Arturo Alfonso Schomburg
Where the late, great Carter G. Woodson committed the better part of his life to bringing African-American history front and center, Schomburg dedicated his to procuring, documenting and preserving the artistic, scholarly, intellectual, scientific and technological contributions of Black peoples from around the globe. Cited as the “original Father of Black History,” Schomburg was born and raised in Santurce, Puerto Rico. A multilingual autodidact and bibliographer, Schomburg was a critical intellectual figure in the Harlem Renaissance. His African findings and collections form the basis of the Schomburg Center for Research in Black Culture at the New York Public Library branch in Harlem.
Actress, choreographer and community activist Rosie Perez was born and raised in Brooklyn, New York, to Puerto Rican parents. Best known for her film breakthrough in Spike Lee's comedy-drama Do the Right Thing, Perez went on to star in the cult classic White Men Can’t Jump alongside Wesley Snipes and Woody Harrelson. Among many awards in film, Perez has also been nominated for a slew of Emmys for her choreography work on In Living Color, an iconic '90s sketch comedy that birthed the careers of some the biggest stars we know and love today. A Soul Train darling, Perez appears on endless throwback internet memes that recall her famous swagger down the Soul Train line. Her career came full circle when she reprised her role in Do the Right Thing for the second season of Spike Lee's She’s Gotta Have It on Netflix.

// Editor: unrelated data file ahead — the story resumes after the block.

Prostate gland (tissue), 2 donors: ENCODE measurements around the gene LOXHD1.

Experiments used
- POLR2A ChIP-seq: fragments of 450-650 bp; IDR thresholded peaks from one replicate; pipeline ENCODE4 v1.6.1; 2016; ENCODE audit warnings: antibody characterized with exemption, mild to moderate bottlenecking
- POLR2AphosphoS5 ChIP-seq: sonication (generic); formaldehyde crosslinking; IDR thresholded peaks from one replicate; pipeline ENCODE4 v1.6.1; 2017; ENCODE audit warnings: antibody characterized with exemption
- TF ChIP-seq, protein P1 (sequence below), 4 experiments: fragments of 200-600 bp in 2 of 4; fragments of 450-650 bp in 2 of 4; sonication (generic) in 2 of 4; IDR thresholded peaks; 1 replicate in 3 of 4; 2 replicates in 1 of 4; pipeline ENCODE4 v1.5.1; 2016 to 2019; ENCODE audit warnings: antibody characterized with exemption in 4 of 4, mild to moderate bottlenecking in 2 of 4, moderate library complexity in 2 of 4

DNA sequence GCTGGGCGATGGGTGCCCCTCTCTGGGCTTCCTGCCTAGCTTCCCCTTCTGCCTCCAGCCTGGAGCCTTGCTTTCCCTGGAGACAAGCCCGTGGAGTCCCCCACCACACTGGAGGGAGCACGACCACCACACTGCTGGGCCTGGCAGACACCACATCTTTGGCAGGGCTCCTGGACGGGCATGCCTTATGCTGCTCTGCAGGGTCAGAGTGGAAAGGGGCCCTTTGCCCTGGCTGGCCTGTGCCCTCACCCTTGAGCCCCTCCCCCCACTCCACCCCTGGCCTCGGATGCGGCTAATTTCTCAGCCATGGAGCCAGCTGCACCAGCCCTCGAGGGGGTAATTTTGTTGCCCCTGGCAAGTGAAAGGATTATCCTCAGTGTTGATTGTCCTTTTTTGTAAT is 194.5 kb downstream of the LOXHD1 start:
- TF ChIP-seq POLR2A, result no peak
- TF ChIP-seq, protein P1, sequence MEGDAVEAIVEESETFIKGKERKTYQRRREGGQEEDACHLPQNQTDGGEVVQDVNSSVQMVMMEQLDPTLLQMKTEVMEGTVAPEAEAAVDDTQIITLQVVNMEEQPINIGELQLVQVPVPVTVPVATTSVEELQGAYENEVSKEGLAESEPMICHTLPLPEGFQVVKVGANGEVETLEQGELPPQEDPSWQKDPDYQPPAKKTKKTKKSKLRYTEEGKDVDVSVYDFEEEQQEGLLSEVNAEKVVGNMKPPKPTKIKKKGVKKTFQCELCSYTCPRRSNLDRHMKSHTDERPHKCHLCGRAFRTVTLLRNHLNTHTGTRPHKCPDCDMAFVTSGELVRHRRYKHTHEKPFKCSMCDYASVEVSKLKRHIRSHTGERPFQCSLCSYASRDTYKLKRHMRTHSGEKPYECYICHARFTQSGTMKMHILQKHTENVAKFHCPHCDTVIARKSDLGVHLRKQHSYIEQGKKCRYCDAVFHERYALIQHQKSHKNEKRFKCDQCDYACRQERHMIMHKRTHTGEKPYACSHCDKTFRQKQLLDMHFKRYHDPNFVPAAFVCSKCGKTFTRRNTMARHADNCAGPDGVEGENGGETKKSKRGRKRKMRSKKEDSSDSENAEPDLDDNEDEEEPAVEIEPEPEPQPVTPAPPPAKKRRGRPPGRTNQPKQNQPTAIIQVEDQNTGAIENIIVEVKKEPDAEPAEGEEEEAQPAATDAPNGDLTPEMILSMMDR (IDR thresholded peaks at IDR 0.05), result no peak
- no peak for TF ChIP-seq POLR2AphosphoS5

Born and raised in Carolina, Puerto Rico, Roberto Clemente has been heralded as the first Latin American superstar in Major League Baseball. Battling racial and language barriers, Clemente found his way on the Pittsburgh Pirates, where he won four National League batting titles, the 1966 NL Most Valuable Player Award and a series of Gold Glove Awards as a right-fielder, before leading his team back to the World Series in 1971. He was inducted into the National Baseball Hall of Fame, becoming the first Latin American and Caribbean player to be honored. Clemente died on a flight to Puerto Rico carrying aid for Nicaraguans left ravaged by the massive earthquake of December in 1972.
Born in Santo Domingo, Dominican Republic, Dascha Polanco is an actress raised between Brooklyn, New York, and Miami, Florida. A product of the performing arts, Polanco’s professional acting breakthrough is seen in Netflix’s award-winning serial drama Orange Is the New Black, where the mother of three starred alongside a wildly diverse cast that featured a large Caribbean Latino demographic. An Instagram darling and overall social media sensation (see #ismellgood, #selflovery, #sheisdash), Polanco on numerous occasions has used social commentary on popular platforms like The Breakfast Club to discuss the politics of Afro-Latinidad.
Hundreds of Dominican-born soldiers served in the United States armed forces, but one known recently discovered name even served as a key member of the Tuskegee Airmen, the first Black military aviators in the U.S. Army Air Corps. Esteban Hotesse was born and raised in Moca, Dominican Republic, and was among a group of soldiers who fought against racial segregation in the military. His protest and those of his teammates have been cited as models for the civil rights movement in the 1950s. His life was cut short at 26 due to an accident.
Ruben Santiago-Hudson is a Tony Award-winning actor, an award-winning playwright and director and the recipient of the NAACP Lifetime Achievement Theatre Award. He was born and raised in Lackawanna, New York, to Puerto Rican and African-American parents. Best known for his role of Captain Roy Montgomery on ABC's Castle, Santiago-Hudson has notable roles in big-screen movies like Coming to America, The Devil’s Advocate and Selma. Most recently, he starred in BET’s own The Quad as Cecil Diamond.